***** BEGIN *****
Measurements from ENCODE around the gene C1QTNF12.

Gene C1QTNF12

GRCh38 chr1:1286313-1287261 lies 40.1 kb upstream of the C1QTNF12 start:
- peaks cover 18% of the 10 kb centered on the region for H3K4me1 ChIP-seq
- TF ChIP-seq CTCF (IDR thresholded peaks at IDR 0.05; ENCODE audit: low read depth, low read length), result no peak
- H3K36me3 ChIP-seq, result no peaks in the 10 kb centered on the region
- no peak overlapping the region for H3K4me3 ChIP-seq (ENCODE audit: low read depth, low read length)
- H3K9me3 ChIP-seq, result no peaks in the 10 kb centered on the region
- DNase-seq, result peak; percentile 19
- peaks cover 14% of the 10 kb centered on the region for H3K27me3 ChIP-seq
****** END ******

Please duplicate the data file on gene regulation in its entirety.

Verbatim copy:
Measurements from ENCODE around the gene C1QTNF12.

Gene C1QTNF12

GRCh38 chr1:1286313-1287261 lies 40.1 kb upstream of the C1QTNF12 start:
- peaks cover 18% of the 10 kb centered on the region for H3K4me1 ChIP-seq
- TF ChIP-seq CTCF (IDR thresholded peaks at IDR 0.05; ENCODE audit: low read depth, low read length), result no peak
- H3K36me3 ChIP-seq, result no peaks in the 10 kb centered on the region
- no peak overlapping the region for H3K4me3 ChIP-seq (ENCODE audit: low read depth, low read length)
- H3K9me3 ChIP-seq, result no peaks in the 10 kb centered on the region
- DNase-seq, result peak; percentile 19
- peaks cover 14% of the 10 kb centered on the region for H3K27me3 ChIP-seq